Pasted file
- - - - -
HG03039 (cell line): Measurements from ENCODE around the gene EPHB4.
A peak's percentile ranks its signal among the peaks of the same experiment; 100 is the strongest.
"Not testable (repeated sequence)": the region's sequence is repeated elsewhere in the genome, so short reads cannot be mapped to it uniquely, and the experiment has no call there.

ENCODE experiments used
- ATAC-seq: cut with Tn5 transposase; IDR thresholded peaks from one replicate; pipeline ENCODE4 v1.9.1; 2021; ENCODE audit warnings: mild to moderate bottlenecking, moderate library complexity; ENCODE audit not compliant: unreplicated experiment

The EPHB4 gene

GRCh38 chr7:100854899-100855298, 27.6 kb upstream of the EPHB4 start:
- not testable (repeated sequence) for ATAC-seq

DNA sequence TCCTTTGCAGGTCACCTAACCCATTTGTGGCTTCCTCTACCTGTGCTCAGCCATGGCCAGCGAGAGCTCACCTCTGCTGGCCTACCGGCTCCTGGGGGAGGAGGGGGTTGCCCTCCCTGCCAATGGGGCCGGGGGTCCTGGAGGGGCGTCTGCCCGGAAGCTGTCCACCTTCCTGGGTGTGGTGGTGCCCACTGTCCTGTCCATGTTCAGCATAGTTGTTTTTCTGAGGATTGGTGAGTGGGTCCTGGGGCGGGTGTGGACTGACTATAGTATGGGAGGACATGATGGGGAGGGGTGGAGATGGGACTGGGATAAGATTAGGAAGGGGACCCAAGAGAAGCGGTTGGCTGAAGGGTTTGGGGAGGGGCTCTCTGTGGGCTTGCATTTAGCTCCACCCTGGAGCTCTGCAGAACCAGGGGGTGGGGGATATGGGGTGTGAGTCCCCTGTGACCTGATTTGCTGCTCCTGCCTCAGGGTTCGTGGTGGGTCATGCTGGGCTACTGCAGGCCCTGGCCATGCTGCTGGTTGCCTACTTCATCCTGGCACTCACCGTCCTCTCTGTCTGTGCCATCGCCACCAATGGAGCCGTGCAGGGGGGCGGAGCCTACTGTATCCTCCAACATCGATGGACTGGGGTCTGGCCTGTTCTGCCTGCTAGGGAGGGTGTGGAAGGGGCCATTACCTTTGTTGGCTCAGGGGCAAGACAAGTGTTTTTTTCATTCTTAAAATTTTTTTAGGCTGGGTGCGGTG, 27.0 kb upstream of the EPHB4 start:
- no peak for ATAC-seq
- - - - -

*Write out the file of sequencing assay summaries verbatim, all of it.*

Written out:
HG03039 (cell line): Measurements from ENCODE around the gene EPHB4.
A peak's percentile ranks its signal among the peaks of the same experiment; 100 is the strongest.
"Not testable (repeated sequence)": the region's sequence is repeated elsewhere in the genome, so short reads cannot be mapped to it uniquely, and the experiment has no call there.

ENCODE experiments used
- ATAC-seq: cut with Tn5 transposase; IDR thresholded peaks from one replicate; pipeline ENCODE4 v1.9.1; 2021; ENCODE audit warnings: mild to moderate bottlenecking, moderate library complexity; ENCODE audit not compliant: unreplicated experiment

The EPHB4 gene

GRCh38 chr7:100854899-100855298, 27.6 kb upstream of the EPHB4 start:
- not testable (repeated sequence) for ATAC-seq

DNA sequence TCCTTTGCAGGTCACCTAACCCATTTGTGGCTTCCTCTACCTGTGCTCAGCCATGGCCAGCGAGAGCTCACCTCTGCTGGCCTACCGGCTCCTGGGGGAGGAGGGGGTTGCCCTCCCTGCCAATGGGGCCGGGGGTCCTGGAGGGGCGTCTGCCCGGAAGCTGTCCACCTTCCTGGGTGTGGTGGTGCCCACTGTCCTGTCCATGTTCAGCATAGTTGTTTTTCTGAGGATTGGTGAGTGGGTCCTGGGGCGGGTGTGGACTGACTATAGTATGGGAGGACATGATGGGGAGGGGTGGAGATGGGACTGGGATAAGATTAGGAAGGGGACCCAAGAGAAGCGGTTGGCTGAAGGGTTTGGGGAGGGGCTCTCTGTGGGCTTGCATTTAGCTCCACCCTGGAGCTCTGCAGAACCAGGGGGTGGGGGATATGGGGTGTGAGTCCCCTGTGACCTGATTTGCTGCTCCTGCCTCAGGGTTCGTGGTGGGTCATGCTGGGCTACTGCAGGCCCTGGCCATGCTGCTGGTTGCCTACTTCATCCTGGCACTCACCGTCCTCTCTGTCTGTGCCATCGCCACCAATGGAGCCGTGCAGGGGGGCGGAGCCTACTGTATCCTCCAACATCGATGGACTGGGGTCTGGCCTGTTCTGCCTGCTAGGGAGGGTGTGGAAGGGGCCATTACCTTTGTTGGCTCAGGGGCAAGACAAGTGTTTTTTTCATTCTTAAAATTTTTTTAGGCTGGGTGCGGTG, 27.0 kb upstream of the EPHB4 start:
- no peak for ATAC-seq